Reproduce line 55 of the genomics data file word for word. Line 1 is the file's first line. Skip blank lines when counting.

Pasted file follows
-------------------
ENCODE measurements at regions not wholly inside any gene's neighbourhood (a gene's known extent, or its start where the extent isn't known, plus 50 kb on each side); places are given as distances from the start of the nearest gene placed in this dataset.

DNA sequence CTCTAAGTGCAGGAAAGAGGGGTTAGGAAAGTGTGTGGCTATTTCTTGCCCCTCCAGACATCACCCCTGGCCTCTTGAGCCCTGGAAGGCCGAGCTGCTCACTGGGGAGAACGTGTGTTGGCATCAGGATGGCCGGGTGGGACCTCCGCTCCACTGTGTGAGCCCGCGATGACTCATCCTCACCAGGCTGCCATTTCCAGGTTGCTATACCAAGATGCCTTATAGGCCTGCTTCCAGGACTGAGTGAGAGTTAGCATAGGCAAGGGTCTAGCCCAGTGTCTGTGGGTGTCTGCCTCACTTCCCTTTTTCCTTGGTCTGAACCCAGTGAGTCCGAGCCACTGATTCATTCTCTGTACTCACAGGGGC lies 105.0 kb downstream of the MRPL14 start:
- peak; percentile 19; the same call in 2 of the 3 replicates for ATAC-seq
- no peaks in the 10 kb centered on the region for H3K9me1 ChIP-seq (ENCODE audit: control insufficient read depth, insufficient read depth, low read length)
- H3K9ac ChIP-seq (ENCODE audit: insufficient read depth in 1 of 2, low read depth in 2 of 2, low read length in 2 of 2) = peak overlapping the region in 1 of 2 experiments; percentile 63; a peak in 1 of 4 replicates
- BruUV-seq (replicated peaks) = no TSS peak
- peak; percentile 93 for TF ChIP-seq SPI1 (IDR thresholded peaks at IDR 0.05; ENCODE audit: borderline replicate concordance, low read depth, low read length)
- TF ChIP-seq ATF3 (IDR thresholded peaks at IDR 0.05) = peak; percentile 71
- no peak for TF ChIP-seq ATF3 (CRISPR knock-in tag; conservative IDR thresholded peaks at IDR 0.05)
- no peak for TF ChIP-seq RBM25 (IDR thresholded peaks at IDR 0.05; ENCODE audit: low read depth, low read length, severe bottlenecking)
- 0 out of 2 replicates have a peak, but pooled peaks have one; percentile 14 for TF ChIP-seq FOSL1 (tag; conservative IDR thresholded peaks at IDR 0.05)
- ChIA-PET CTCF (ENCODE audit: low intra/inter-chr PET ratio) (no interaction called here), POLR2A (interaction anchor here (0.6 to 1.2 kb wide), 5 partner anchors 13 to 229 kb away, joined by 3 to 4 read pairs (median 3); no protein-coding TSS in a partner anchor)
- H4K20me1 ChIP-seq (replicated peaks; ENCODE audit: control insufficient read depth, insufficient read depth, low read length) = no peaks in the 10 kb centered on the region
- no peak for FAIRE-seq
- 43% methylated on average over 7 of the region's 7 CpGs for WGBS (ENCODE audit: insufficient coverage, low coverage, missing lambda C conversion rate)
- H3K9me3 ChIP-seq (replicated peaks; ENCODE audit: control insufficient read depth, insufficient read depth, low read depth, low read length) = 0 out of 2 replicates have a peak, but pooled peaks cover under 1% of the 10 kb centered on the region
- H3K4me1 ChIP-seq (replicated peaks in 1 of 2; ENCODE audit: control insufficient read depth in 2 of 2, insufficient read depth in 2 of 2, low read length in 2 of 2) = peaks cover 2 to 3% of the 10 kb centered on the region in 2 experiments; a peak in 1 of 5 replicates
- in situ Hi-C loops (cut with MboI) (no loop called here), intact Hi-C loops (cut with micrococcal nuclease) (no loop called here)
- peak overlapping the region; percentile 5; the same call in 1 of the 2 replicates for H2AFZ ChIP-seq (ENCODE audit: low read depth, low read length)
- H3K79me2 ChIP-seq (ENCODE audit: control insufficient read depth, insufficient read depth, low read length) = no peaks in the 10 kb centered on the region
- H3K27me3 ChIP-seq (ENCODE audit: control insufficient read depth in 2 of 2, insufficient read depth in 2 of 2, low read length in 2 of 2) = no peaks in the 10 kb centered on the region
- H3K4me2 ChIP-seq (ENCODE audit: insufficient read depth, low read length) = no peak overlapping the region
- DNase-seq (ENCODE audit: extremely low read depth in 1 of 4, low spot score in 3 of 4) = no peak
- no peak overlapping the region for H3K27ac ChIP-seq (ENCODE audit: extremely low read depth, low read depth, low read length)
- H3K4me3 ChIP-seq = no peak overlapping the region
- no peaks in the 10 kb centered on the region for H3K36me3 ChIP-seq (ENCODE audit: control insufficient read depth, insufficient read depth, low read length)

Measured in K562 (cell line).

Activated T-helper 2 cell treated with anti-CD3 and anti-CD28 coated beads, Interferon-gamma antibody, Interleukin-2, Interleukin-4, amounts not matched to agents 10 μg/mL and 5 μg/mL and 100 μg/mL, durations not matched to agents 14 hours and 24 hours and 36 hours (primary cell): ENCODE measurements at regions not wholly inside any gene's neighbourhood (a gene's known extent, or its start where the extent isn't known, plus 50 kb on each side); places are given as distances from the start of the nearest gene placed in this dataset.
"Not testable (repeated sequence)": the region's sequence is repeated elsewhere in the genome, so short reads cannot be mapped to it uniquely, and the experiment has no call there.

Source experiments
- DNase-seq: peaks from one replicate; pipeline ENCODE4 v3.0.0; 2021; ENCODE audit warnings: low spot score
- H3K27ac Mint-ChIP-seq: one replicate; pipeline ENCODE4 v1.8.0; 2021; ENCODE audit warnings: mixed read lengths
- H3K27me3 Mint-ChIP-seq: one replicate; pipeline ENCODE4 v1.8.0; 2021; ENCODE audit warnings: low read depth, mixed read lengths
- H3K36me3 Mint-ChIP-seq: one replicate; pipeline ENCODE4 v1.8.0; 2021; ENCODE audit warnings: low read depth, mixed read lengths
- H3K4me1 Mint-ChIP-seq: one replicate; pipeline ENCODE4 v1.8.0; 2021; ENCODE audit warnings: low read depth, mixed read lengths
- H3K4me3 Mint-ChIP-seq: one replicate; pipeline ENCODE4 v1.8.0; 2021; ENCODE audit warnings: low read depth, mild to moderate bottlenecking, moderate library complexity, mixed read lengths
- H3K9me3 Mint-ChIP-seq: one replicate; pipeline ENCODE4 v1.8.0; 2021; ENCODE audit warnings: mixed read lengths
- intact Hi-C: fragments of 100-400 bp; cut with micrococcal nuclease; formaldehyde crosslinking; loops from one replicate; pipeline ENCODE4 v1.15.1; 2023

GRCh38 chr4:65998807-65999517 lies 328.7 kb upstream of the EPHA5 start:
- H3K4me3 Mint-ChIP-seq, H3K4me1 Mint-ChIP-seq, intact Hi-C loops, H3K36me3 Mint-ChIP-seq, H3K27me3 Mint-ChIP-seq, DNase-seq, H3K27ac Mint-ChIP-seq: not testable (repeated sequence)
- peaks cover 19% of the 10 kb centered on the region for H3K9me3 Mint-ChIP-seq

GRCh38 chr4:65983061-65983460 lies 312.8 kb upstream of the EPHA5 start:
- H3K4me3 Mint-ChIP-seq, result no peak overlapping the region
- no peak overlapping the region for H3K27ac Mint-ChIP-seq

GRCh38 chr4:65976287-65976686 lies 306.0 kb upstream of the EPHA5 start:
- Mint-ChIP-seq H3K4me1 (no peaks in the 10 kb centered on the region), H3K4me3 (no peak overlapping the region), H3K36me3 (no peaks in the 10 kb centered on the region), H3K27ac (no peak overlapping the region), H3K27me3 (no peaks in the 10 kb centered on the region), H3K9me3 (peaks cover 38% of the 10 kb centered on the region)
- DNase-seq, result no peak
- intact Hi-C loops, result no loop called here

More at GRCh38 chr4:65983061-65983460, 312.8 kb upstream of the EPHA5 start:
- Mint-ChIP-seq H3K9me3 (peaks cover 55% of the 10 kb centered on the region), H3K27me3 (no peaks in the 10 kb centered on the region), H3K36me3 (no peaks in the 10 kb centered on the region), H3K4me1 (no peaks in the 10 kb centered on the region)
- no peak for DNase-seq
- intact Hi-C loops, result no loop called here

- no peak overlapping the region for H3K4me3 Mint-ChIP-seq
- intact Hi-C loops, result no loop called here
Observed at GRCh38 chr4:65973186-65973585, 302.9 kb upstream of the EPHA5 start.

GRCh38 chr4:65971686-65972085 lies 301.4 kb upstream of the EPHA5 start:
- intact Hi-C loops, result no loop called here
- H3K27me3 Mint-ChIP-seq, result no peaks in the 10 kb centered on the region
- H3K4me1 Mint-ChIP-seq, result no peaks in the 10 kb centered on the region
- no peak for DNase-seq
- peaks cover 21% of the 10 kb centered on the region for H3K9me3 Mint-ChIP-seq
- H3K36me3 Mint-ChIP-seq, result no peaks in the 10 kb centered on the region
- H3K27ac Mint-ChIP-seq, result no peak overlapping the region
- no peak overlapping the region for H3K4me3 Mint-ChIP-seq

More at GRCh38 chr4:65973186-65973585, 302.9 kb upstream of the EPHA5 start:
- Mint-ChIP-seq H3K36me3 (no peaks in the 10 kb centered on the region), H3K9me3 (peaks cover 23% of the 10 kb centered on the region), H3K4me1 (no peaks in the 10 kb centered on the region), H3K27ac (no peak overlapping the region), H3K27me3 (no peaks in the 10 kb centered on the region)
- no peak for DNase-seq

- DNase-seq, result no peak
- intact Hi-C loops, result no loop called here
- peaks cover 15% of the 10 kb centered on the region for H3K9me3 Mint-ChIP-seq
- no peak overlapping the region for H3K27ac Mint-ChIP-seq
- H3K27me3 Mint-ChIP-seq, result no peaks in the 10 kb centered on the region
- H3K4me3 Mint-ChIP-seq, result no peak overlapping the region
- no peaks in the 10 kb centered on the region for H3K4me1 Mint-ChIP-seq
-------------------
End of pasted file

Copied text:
Observed at GRCh38 chr4:65973186-65973585, 302.9 kb upstream of the EPHA5 start.